Although Sugarloaf remains a volunteer organization, and has been since its inception nearly 42 years ago, it sometimes takes more than sweat to get the job done right. It costs money to employ land use attorneys and environmental researchers whose expertise is invaluable to our past successes. Please check out our website @ and consider making a contribution either online or mailed to the above address.

There is more work to be done in 2015, including advocacy for broadband access in the Ag Reserve and a MCPS rural schools policy. Please join us and thanks in advance for your support.

Warm Wishes from SCA!

SCA Remembers Nancy Dacek

Statement by County Executive Ike Leggett on the Death of Nancy Dacek

“I am saddened by the passing of my former colleague and friend Nancy Dacek.

“For twelve years we served together on the Montgomery County Council and on the Council’s Education Committee. She was a stalwart advocate for the UpCounty region of the County and a voice for fiscal moderation and balanced growth. She was a champion for the environment and for well-planned transportation infrastructure, planning, and construction throughout the County.

 “I will remember her penetrating intelligence, her matter-of-fact common sense, and her quick wit.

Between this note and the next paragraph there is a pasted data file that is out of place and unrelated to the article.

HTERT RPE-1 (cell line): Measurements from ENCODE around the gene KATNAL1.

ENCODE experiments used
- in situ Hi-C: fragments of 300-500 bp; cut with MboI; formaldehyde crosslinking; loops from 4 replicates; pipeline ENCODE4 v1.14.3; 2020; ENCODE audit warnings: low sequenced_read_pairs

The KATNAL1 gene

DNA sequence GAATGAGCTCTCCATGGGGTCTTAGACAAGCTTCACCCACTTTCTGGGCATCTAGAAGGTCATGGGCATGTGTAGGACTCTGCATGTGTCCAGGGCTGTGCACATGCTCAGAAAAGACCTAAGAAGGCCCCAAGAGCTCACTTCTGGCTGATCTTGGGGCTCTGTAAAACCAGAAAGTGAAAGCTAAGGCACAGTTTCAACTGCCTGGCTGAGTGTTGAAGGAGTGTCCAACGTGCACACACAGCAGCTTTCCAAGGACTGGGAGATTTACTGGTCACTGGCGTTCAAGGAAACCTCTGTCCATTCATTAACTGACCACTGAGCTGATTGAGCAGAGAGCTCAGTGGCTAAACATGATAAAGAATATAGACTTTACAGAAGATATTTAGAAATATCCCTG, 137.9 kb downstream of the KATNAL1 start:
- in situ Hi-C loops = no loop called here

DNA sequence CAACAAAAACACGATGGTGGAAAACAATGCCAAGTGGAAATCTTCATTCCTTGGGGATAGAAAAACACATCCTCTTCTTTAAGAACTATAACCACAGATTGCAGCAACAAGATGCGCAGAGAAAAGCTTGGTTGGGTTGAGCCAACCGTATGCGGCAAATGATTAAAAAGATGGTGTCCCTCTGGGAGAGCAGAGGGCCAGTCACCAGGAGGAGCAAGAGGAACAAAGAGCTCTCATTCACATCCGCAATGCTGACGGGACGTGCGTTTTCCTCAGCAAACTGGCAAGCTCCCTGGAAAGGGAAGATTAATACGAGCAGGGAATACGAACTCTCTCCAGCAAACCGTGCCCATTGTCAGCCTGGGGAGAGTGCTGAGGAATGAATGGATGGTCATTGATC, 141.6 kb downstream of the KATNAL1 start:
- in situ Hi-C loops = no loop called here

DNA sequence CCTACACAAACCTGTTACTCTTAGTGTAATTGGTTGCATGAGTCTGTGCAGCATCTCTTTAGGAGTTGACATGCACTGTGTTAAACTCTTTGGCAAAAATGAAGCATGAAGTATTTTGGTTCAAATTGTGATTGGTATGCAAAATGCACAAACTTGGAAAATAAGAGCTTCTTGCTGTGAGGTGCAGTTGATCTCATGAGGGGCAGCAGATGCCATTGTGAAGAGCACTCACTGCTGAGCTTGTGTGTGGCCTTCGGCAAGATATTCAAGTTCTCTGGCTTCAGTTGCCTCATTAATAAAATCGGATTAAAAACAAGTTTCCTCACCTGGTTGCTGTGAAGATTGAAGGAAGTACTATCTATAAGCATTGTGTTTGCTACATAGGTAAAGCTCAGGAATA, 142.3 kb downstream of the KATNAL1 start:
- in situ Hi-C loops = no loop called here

“She contributed enormously to the Council’s work in building a better future for all Montgomery residents, as well as serving as a leader in our Board of Elections after her Council tenure. She will be sorely missed.”

SCA President Testifies About
Styrofoam Health Risks in Montgomery County

It’s one of those things that drive us all a little crazy—seeing plastic and styrofoam cups and food containers on the side of our roads, in our lakes and rivers, at our parks, and bulging out of garbage cans in fast food restaurants and at public events. It’s a highly visual symbol of environmental degradation, and waste—on multiple levels.

A bill in the Montgomery County Council would tackle one part of this problem. It would ban the use of styrofoam food containers and require that compostable or recyclable containers take their place at all commercial food establishments in the county—restaurants, grocery stores, cafeterias, etc. The legislation was introduced in September 2014 by Councilmember Hans Riemer and is co-sponsored by Councilmembers Marc Elrich and George Leventhal.

Beth Daly, SCA’s new president, testified in strong support of the bill at a country hearing on Oct. 14, on behalf of SCA and Montgomery Countryside Alliance (MCA). Passing the bill would be “an important step towards a healthier and less polluted Montgomery County,” she told the Council. The bill would also reduce the health risk that arises from discarded styrofoam and from burning styrofoam products in the country’s incinerator in Dickerson, in the heart of the Agricultural Reserve. Styrofoam doesn’t break down and styrene—a main ingredient in Styrofoam—is a known carcinogen. 

Many cities and counties have already taken this step, including New York and Washington, D.C., and it’s being considered in Boston, Chicago, Boston, and Philadelphia.

Help us support this important legislation by making a donation to SCA today.

Sugarloaf Citizens' Association, Inc.
Linden Farm 
20900 Martinsburg Road
P.O. Box 218 
Dickerson, MD 20842

 © Copyright 2015 Sugarloaf Citizens' Association. All rights reserved.